Crush Your Squat Challenge With This Helpful Guide

Crush Your Squat Challenge With This Helpful Guide

Social media is overflowing with hashtags flaunting how many squats someone performed while participating in various challenges. Part of the appeal of a squat challenge is simplicity. It’s one exercise, a precise rep assignment, a clear time frame (ten minutes, 30 days), and a clear goal (better legs, a stronger barbell squat, a better rear view).

If you’re into the SMART formula (choosing goals that are specific, measurable, attainable, relevant, and time-bound), a squat challenge neatly tics all the boxes. It’s a kind of no-brainer fitness challenge that the Internet loves, ready-made for posting. Just look up #squatchallenge for proof.

Interested in taking up the squat challenge gauntlet? Here’s how.

Amp up your squat challenge by adding 10-minute HIIT workouts with 600 Seconds. Try it here for free!

 

Benefits of Squats

Squats are on just about everyone’s go-to list of terrific exercises:

  • They’re a basic movement pattern.
  • They recruit your body’s largest muscles.
  • They’re adaptable to nearly any fitness level.
  • You can do the bodyweight version virtually anywhere.

Do them correctly — with good form, gradually adding reps, weight, or sets each time you work out — and you’ll safely build strength and muscle in your quadriceps, glutes, and — to a lesser extent — the hamstrings, calves, and lower back.

Maintaining leg strength is also linked to healthy aging. A 2011 study found that, compared to other physical health indicators, leg strength was the strongest predictor of physical function in late adulthood.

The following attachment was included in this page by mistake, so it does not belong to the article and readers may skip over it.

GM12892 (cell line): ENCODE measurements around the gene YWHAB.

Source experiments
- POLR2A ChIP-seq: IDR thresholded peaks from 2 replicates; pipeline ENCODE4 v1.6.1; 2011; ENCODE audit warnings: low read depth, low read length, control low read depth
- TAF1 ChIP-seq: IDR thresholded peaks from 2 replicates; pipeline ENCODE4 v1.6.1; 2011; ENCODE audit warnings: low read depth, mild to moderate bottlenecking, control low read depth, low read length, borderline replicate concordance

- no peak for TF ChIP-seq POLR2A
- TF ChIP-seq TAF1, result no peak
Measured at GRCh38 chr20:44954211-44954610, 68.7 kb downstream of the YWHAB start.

That’s a lot of payoff for one convenient and straightforward move.

 

Can You Do Too Many Squats?

woman resting with kettlebell | how many squats a day

Some squat challenges have you doing up to hundreds of squats a day, so it’s understandable to ask if too many reps can hurt you.

The Answer

“Too many reps of anything can hurt you,” says Angelo Poli, ISSN, creator of the MetPro diet and exercise app. Performed too often and too intensely, repetitious movement of any kind can ultimately lead to injury, especially — in the case of squats — in the knees and lower back. And if you progress too fast, use too much weight, or perform the movement with poor form, your chances of injury increase significantly.

Strength-training exercises also lose their effectiveness over time. So while you’ll likely see good results from 30 days of squatting, you’ll probably see less improvement if you keep going much longer than that without switching things up.

That’s why squat challenges have an end-date, says Poli. “They’re a great way to shock the body with a new stimulus, but after the challenge is over, it’s important to do something different.”

As always, respect your body’s limits and never work through pain. “Burning and soreness in your working muscles is fine,” says Poli, “but if you feel joint pain, proceed with caution. And if it goes on or gets worse, consider ending the challenge right there.”

 

What Squat Variations Should I Do?